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U.K. Police Testing Laser Rifle That Blinds Rioters With a 'Wall of Light

U.K. Police Testing Laser Rifle That Blinds Rioters With a 'Wall of Light

"If you can't look at something you can't attack it."

After the violent London Riots earlier this year, developers are looking into non-lethal methods to control or contain rioters to instill order and also protect the police force.

Although it's only in the test stages, a laser that looks like a rifle according to The Telegraph, could be added to the ranks of non-lethal crowd control technology used in the U.K. The Telegraph has more on the SMU 100 created by Photonic Security Systems, which is said to "incapacitate targets up to 500 m away with a wall of light up to three meters squared":

"The system would give police an intimidating visual deterrent. If you can't look at something you can't attack it," said Paul Kerr, the firm's managing director, told The Sunday Times.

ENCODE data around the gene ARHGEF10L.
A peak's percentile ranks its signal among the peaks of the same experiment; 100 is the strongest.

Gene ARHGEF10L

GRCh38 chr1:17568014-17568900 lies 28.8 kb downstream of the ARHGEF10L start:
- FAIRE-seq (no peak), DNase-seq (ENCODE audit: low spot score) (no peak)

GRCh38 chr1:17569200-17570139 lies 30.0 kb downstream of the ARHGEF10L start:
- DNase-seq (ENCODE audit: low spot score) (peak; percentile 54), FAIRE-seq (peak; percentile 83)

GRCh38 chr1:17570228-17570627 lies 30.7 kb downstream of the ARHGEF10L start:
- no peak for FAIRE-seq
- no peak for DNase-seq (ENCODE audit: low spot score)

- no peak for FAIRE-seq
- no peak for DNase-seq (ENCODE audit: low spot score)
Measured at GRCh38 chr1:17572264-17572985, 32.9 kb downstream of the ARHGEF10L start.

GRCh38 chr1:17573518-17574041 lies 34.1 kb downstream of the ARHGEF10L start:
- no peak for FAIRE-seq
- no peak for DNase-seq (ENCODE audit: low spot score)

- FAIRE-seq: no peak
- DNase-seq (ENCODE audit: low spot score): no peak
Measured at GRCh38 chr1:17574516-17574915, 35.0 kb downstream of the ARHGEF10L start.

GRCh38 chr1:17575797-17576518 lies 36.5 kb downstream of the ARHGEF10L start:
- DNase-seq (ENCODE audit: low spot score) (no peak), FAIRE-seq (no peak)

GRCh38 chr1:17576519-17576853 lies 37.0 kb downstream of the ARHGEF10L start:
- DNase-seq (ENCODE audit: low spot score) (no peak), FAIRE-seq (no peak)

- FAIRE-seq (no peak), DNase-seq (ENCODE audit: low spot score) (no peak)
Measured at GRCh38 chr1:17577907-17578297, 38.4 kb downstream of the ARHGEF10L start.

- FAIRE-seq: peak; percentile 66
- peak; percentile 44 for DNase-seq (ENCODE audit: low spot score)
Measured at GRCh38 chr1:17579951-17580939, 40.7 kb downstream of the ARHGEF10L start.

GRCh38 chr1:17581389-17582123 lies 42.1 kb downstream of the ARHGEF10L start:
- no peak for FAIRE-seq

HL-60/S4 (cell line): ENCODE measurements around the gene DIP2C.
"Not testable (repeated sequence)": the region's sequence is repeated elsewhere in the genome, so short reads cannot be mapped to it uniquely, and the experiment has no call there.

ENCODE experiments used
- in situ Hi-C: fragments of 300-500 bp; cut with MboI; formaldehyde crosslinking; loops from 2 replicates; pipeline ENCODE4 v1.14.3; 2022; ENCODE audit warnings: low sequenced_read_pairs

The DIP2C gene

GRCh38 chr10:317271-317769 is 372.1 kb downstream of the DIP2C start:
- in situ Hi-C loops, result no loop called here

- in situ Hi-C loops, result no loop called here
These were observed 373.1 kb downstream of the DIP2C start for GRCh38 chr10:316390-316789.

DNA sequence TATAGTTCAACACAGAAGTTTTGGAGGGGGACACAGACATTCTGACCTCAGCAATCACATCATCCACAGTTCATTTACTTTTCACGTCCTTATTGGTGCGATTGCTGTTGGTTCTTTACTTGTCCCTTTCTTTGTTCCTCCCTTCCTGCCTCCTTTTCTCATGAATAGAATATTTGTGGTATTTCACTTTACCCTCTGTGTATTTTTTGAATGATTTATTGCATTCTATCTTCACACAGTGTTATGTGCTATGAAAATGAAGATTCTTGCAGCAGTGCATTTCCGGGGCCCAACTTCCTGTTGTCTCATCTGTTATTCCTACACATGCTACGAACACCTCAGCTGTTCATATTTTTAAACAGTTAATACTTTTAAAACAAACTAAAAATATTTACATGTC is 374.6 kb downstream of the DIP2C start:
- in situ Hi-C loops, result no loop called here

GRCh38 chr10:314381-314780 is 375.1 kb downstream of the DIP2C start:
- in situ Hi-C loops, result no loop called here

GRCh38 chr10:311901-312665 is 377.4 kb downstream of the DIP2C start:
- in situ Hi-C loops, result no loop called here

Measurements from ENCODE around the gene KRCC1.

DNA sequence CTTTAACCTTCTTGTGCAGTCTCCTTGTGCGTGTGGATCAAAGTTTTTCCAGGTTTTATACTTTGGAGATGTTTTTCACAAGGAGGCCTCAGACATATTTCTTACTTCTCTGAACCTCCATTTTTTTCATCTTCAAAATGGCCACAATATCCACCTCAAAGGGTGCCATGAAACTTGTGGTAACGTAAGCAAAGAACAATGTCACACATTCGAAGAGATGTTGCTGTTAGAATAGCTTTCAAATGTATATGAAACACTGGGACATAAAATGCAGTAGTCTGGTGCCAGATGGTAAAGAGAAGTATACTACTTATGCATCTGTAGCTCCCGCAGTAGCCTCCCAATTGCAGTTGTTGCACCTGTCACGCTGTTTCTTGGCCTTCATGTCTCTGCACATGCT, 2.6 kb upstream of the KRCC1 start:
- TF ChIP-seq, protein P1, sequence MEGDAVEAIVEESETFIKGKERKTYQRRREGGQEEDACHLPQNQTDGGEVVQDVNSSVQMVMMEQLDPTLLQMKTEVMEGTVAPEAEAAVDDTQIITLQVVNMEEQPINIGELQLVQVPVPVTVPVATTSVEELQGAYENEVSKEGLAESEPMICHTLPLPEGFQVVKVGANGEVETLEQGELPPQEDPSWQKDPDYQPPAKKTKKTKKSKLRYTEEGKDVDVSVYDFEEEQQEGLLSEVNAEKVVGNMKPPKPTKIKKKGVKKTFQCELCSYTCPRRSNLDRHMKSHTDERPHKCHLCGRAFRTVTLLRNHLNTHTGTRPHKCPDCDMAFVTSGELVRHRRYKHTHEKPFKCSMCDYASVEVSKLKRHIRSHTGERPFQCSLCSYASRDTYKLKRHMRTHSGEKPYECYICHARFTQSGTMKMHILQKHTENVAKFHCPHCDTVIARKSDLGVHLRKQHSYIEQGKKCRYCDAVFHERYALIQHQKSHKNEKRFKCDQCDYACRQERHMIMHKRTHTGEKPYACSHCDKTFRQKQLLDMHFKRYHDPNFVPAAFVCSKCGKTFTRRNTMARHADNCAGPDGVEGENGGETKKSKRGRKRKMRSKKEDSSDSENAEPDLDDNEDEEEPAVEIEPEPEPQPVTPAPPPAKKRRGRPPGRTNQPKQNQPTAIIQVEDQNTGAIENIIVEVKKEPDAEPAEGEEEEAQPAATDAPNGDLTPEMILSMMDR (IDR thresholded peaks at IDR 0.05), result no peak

"If police spot someone trying to do something untoward, painting them with this would certainly make them think twice about it," he said. He said it could also be deployed during hostage rescues.

The laser costs £25,000 ($39,035) and would be used to seek out looters in areas with low visibility. The Telegraph reports that scientists at the Centre for Applied Science and Technology are evaluating the device for safety with at least one police force and that it wouldn't be used in the field until long-term effects were studied.

The Telegraph goes on to report that the London Metropolitan police are looking at purchasing water cannons. Currently, the police force in northern Ireland is the only one in the U.K. with water cannons, and the force is Scotland Yard is reportedly upping its number of officers trained to use plastic bullets.

[H/T Gizmodo]

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